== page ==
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Plaza adjacent to 1095 Avenue of the Americas

The Greater New York Construction User Council presented the Cubes at 120 West 42nd Street the 2014 Outstanding Project Award for commercial building. Serving as both structural engineer and building envelope consultant for this property and the adjoining 1095 Avenue of Americas, GMS created the new 85 foot tall 3-story annex, and renovated and enlarged the existing plaza. This project has previously received the 2013 AIA New York State Award for Excellence.

The Real Deal Architectural Review: Moed de Armas & Shannon scores another victory with the Cubes (excerpts)
Upon its completion in the next few months, the Cubes at 120 West 42nd Street will represent one of the most decisive modifications of 42nd Street since Mayor Rudy Giuliani shut down the porn palaces nearly two decades ago.

Developed by Equity Office, an affiliate of the Blackstone Group, and designed by the architectural firm of Moed de Armas & Shannon, 120 West 42nd Street is located on 42nd Street between Sixth Avenue and Broadway. The 75,000-square-foot glass and steel structure consists entirely of retail space, and announces its mercantile intentions with flashing LED screens and boldly protruding blocks that define its architectural form. Just as crucially, 120 West 42nd Street does not inhabit the street itself, but extends back from it at a right angle, occupying a publicly owned, private space. (The Cubes looks from the street like two separate buildings, but the two sides are actually united underground.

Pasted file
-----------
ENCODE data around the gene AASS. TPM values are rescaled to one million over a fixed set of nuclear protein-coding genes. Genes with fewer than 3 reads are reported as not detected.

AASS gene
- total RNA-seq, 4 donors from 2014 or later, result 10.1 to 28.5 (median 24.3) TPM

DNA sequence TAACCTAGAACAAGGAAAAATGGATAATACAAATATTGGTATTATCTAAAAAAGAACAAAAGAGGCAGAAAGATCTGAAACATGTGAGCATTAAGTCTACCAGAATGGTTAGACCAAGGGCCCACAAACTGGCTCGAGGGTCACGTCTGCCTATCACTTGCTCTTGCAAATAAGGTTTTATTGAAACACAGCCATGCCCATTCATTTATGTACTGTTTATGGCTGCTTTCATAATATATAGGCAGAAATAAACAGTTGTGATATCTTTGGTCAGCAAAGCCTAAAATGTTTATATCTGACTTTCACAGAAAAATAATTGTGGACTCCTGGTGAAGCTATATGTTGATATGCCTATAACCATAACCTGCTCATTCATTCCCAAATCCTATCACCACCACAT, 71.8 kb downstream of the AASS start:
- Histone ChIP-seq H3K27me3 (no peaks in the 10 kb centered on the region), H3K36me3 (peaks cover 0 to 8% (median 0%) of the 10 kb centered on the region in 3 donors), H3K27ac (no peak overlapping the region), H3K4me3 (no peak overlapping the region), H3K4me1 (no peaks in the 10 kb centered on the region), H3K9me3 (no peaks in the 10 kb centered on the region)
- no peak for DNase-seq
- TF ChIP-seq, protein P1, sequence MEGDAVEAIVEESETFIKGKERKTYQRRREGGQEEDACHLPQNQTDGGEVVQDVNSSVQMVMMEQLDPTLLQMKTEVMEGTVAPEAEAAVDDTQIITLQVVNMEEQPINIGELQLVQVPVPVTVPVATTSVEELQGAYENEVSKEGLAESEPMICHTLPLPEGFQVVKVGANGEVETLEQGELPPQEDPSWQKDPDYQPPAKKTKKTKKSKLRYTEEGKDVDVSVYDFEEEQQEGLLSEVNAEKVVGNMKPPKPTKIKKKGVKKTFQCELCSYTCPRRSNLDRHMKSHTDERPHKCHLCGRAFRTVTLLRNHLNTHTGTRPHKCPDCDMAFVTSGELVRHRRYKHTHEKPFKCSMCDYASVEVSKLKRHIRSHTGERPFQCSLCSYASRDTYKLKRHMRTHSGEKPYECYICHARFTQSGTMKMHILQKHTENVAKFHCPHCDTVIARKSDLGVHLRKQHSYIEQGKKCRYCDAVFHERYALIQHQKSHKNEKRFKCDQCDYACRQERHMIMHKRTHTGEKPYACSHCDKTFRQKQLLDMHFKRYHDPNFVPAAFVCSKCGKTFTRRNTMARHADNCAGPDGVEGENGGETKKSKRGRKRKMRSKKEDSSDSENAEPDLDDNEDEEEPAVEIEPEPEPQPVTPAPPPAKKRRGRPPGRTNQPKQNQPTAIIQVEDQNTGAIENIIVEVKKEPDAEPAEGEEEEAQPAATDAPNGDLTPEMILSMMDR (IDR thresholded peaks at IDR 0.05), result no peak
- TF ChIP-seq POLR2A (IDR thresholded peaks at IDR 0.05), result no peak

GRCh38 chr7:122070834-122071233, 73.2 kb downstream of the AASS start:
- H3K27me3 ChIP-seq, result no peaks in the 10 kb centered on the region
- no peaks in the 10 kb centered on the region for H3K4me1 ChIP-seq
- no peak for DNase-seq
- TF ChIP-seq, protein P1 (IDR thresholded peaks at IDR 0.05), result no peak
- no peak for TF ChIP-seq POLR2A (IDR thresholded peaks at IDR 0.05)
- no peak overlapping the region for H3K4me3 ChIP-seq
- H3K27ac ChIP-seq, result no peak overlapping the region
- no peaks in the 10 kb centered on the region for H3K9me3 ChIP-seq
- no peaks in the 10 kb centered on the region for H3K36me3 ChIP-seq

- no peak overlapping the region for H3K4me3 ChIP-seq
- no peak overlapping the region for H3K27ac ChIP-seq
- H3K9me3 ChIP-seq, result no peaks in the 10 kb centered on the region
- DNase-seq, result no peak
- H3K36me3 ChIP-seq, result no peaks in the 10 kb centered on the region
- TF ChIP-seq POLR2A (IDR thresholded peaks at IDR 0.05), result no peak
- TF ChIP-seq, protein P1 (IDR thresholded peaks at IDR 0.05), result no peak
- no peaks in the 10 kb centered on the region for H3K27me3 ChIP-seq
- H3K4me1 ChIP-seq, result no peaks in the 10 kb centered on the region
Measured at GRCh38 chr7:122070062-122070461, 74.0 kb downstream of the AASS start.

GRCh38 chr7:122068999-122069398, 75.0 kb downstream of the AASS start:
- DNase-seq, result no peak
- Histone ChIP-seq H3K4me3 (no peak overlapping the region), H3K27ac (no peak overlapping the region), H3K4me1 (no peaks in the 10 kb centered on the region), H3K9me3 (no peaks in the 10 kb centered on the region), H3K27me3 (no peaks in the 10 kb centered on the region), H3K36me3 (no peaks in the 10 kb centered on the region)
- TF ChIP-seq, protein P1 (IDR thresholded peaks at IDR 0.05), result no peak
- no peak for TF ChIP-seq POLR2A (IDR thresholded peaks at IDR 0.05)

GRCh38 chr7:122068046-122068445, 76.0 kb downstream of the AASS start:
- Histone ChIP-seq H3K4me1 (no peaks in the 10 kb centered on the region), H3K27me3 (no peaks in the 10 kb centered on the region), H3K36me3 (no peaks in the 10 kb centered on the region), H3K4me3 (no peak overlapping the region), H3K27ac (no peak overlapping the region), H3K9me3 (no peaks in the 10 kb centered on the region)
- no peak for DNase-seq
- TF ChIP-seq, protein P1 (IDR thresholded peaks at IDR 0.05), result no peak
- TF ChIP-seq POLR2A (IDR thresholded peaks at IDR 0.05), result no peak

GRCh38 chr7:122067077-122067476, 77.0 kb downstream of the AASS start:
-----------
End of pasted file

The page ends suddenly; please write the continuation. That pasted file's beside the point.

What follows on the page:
The Cubes is a bold exercise in shifting volumes that manipulates its building block masses to create an effect like that of the New Museum on the Bowery, but turned on its side. Because of this shift, the project’s two building masses — a fairly regular one-story, glass-enclosed strip to the east, and to the west a more dramatic, four-story structure — are spread out lengthwise rather than rising into the air. The more easterly building is contiguous to 1095 Sixth Avenue, and has been conceived in a more regular and conventional massing that recalls MdeAS’s General Motors Building at Fifth Avenue and 59th Street, while the western building displays more volumetric pyrotechnics.

The two structures flank a 15,000-square-foot, privately owned public space formed by a through-block lot that stretches from 42nd to 41st streets. Landscape architect Abel Bainnson Butz is designing the exterior space. In total, the project will contain 23,000 square feet of retail space above grade, 55,200 below grade in the cellar and sub-cellar, and 4,300 square feet of accessible exterior space. The project will be 85 feet tall at its highest point and occupy three floors (though the rendering makes it look like four).

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